Demonstration of BioDME - Dimethyl ether as an advanced biofuel at industrial scale
Dimethyl ether (DME) can be produced by catalytic dehydration of methanol, or from syngas. Above -25°C or below 5 bar, DME is a gas. Hence its use as a transport fuel is similar to that of LPG.
The initial BioDME project to demonstrate production of BioDME from lignocellulosic biomass at industrial scale, involved a consortium of Chemrec, Haldor Topsøe, Volvo, Preem, Total, Delphi and ETC. The project was supported by the Swedish Energy Agency and the EU's Seventh Framework Programme. Dimethylether (DME) was produced from black liquor through the production of clean synthesis gas and a final fuel synthesis step. In order to check technical standards, commercial possibilities and engine compatibilities the BioDME has been tested in a fleet of Volvo trucks.
In February 2013, Luleå University of Technology's holding company took over Chemrec and its gasification plant. LTU is entering a long-term partnership with Chemrec and also the Danish company Haldor Topsö, a world leader in catalytic processes. In addition, there is a related consortium being formed by both industrial and public actors.
In April 2012, Chemrec signed a cooperation agreement with China Tianchen Engineering Corporation, TCC, to provide an integrated offering of Chemrec plants on a global lump-sum turn-key basis and co-market the Chemrec black liquor gasification technology – a route to 2nd generation biofuels or green power.
The signing took place in Stockholm in the presence of the prime ministers of China, Wen Jiabao, and of Sweden, Fredrik Reinfeldt. Under the agreement, Chemrec and TCC will develop an offering to provide industry standard design, engineering, procurement and construction (EPC) services as well as overall performance guarantees to support project financing for black liquor gasification plants. TCC will also assist in procuring plant financing [Source: Chemrec].
Previously, in January 2011, the EU approved a grant of up to SEK 500 million (49 million, $73 million) by the Swedish Energy Agency for industrial scale demonstration of the Chemrec technology for production of BioDME and Biomethanol. The plant was scheduled to be built at the Domsjö Fabriker biorefinery in Örnsköldsvik. This follows the original approval of the investment grant by the Swedish Energy R&D Board in September 2009. However in May 2012, Domsjö withdrew from the black liquor gasification demonstration.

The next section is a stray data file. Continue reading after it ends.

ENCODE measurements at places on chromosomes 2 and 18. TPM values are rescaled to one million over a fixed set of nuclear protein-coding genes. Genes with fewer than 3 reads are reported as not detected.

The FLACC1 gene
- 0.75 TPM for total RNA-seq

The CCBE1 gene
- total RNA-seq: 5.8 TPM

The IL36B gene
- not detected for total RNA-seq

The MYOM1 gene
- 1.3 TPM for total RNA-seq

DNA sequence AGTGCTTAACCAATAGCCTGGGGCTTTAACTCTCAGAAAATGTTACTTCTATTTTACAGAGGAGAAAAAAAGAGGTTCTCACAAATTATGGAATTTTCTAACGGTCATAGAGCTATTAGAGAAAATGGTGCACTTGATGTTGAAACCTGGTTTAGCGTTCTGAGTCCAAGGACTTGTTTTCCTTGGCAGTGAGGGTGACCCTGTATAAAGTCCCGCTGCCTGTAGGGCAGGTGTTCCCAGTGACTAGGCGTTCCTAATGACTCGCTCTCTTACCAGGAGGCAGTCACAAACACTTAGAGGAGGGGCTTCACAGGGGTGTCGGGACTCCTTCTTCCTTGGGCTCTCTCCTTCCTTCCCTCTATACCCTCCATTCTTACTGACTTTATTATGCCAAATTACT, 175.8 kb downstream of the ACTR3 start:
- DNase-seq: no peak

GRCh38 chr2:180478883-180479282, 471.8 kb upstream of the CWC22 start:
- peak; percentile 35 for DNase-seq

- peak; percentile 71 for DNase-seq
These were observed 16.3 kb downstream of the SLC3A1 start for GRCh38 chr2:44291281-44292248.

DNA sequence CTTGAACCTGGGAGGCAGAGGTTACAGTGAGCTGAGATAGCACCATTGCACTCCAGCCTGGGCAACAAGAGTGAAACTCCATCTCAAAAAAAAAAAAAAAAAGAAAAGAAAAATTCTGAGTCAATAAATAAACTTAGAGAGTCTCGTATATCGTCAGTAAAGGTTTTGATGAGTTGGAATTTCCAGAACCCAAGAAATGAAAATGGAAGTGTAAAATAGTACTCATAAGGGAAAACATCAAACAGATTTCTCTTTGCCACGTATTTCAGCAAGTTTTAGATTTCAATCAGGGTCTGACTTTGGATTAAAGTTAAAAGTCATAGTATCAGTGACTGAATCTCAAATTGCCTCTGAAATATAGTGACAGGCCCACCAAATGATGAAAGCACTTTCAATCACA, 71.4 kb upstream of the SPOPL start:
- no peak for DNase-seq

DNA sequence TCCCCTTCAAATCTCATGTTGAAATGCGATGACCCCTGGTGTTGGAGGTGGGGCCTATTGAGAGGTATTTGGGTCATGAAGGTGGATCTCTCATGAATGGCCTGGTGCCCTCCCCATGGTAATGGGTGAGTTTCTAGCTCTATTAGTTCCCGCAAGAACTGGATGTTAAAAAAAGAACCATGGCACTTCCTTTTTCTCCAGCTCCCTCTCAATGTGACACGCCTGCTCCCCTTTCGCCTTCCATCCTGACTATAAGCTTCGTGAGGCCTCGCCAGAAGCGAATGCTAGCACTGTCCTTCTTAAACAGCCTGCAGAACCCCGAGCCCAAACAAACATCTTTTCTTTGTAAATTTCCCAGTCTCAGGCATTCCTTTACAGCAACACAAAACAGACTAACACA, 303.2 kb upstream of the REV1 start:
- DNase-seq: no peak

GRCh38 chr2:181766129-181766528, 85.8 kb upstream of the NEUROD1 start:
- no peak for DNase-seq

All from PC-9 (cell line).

The Domsjö plant aimed to supply well over 2000 heavy trucks with fuel. With fully implemented renewable fuels production at all pulp mills in Sweden, half of all heavy road transport could be propelled by BioDME and biomethanol. Potentially, this could reduce Swedish fossil carbon dioxide emissions by 10% or about 6 million tons and replace fossil fuel imports worth approx. SEK 10 billion (1 billion, $1.5 billion) annually. However, this relies on securing further sources of investment and a supportive framework for commercial-scale production of BioDME in Sweden.
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Volvo BioDME truck View at larger size >>
On September 18, 2009, His Majesty King Carl XVI Gustaf of Sweden broke ground for the world's first BioDME production plant at the Smurfit Kappa paper mill in Piteå, Sweden. The pilot plant was inaugurated in 2010 with a capacity of about 4 tons (1,600 gallons) per day using forest residues as feedstock. The estimated cost of the plant was around SEK 150 million (EUR 14 million, USD 20 million).
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Chemrec development plant in Piteå, producing high-quality synthesis gas which will be converted to second generation biofuels with low GHG emissions View at larger size >>
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Inside the Chemrec gasification plant View at larger size >>
In Well to Wheel tests, BioDME is shown to generate substantially lower Greenhouse Gas Emissions than fossil fuels and first generation biofuels (see below).
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Well-to-wheel greenhouse gas emissions (in CO2-equivalents/km) versus total energy use for running a mid-size car over a distance of 100 km - View at larger size >>